According to WBC rules, if the bout cannot continue due to accidental foul, there will not be a point deduction; it will be a technical draw if before the start of the 5th round, and a technical decision, as per the scorecards, if after the start of 5th round. If the bout continues, as it did, a point will be deducted from the uninjured boxer to compensate the advantages acquired by the uninjured boxer. However, the referee has the option to consult with the WBC supervisor (in this case Ed Pearson) to waive the point deduction if the cut is on the hairline upwards. Many fights have been stopped on lesser cuts, so to the benefit of Mrdjenovich, she was allowed to continue.

And continue she did.

A blistering exchange to close round two had the cut opened wider but Hernandez was caught with some shots and seemed to be losing her mojo. Blood continued to flow in the third and before the round drew to a close Referee Koivisto would again stop the action to have Dr. DeFreitas look at Mrdjenovich’s cut. World champion Hernandez was not impressed as she watched Dr. DeFreitas apply pressure to the cut.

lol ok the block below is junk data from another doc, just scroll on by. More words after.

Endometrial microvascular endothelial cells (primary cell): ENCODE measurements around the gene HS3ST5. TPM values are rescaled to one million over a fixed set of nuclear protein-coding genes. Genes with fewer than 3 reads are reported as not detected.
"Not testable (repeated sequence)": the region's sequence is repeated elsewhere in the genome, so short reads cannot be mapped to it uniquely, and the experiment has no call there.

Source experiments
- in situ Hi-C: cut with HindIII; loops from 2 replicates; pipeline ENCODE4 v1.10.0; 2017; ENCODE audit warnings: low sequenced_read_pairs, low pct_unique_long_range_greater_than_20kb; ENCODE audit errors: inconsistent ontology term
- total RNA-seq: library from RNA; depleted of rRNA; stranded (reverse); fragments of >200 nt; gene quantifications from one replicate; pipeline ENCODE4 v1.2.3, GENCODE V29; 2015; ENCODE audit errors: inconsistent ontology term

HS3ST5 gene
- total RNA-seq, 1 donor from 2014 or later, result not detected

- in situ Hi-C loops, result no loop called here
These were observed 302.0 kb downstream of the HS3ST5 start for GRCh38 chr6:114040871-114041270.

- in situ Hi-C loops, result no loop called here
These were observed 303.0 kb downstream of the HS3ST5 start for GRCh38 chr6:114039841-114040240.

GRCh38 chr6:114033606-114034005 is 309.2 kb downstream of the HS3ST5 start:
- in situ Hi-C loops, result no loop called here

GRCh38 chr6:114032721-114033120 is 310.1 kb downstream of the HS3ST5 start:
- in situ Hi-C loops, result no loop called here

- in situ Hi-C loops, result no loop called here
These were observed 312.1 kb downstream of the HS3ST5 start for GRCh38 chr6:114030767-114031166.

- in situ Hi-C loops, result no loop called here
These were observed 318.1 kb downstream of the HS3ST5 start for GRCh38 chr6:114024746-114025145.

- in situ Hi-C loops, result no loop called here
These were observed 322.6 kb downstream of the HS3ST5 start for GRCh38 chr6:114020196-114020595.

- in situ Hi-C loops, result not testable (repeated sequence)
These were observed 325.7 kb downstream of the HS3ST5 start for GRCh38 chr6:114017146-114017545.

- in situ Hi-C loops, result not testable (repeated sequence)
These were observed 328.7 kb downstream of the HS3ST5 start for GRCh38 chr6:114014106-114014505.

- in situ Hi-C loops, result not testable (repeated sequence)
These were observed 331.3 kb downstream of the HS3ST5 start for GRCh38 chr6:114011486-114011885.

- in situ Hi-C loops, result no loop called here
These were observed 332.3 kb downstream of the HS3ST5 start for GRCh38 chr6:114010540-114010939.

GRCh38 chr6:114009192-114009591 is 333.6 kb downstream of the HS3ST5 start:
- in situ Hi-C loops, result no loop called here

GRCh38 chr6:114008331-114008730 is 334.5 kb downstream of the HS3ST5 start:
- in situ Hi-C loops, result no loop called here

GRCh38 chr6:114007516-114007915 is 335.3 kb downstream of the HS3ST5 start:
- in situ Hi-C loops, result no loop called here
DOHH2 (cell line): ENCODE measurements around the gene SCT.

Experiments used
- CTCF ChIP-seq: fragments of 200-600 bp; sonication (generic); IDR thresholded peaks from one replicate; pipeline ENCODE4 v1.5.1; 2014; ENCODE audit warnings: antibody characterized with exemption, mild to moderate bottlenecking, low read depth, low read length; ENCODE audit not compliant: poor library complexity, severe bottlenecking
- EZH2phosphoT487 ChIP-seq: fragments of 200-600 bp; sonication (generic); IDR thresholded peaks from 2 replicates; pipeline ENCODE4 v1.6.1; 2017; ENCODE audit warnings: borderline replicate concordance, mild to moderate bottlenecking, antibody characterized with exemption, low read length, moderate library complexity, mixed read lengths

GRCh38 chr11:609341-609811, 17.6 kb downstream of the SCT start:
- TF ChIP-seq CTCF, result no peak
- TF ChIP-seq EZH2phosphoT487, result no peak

The crowd cheered when the fight was allowed to continue and a scorching exchange to end the round had the crowd giving a standing ovation. Round four began as Hernandez was on her back foot and setting traps. The smell of blood filled the air. Mrdjenovich was pressing the action and won the round with effective aggressiveness.

The bells ringing for round five made things official and the fight was now going to be decided by the scorecards or by a knockout – according to WBC rules. Mrdjenovich continued to land big blows in round 5, and when Hernandez responded with crisp combos, she was thrown to the canvas by the larger challenger, which brought the partisan crowd to a deafening roar as it must have been in the days of gladiators in Rome in 100 BC.